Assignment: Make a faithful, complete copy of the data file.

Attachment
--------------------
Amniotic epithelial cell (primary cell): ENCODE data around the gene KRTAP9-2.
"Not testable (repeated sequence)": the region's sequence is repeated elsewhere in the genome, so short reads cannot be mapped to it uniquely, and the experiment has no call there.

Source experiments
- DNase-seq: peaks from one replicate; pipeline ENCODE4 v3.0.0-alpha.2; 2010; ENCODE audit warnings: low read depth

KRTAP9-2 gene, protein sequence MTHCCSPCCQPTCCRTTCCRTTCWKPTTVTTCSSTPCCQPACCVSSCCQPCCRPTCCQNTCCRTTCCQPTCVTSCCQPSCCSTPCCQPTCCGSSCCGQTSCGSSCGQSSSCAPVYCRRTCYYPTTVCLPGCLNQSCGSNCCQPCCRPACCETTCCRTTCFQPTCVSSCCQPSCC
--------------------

Amniotic epithelial cell (primary cell): ENCODE data around the gene KRTAP9-2.
"Not testable (repeated sequence)": the region's sequence is repeated elsewhere in the genome, so short reads cannot be mapped to it uniquely, and the experiment has no call there.

Source experiments
- DNase-seq: peaks from one replicate; pipeline ENCODE4 v3.0.0-alpha.2; 2010; ENCODE audit warnings: low read depth

KRTAP9-2 gene, protein sequence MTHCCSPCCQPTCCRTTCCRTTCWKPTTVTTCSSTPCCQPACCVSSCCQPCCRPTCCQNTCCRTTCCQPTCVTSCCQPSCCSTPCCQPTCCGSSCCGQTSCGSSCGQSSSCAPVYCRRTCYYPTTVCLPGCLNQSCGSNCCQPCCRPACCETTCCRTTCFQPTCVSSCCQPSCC